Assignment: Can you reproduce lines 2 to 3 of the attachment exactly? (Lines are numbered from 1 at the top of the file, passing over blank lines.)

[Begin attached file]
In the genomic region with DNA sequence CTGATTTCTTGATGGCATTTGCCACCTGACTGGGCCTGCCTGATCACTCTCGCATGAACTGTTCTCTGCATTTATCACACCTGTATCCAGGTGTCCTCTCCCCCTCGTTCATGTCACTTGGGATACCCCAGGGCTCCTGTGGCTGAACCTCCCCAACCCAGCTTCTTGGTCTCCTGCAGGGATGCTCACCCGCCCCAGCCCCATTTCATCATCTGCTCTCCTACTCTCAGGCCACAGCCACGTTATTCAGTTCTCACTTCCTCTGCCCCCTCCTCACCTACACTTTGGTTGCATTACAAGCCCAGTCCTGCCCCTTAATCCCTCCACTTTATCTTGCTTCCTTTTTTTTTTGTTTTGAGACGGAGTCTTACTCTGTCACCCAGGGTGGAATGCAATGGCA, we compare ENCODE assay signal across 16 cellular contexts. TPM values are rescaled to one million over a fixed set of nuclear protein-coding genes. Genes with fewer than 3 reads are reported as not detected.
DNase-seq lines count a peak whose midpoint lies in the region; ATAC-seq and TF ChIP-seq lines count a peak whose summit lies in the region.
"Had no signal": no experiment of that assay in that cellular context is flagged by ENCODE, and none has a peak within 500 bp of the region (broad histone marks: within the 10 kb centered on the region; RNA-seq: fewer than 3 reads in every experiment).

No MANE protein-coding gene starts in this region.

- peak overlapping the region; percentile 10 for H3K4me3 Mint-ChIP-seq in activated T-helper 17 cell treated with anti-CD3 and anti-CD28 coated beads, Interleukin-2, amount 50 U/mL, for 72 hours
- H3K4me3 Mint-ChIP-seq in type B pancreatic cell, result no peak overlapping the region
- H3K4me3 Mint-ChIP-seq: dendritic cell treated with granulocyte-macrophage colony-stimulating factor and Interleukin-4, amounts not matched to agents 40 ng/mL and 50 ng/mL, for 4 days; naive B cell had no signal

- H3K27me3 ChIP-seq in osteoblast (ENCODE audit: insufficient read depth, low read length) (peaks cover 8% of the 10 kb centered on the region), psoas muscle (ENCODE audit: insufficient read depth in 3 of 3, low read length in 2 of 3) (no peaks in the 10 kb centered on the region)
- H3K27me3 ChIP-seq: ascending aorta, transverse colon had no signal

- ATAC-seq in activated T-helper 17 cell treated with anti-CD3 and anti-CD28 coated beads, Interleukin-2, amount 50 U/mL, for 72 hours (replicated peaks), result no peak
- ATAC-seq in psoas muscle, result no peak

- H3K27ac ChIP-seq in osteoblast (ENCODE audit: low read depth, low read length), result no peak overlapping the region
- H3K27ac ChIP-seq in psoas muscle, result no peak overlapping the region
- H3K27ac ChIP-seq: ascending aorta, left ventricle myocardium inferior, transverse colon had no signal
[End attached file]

DNase-seq lines count a peak whose midpoint lies in the region; ATAC-seq and TF ChIP-seq lines count a peak whose summit lies in the region.
"Had no signal": no experiment of that assay in that cellular context is flagged by ENCODE, and none has a peak within 500 bp of the region (broad histone marks: within the 10 kb centered on the region; RNA-seq: fewer than 3 reads in every experiment).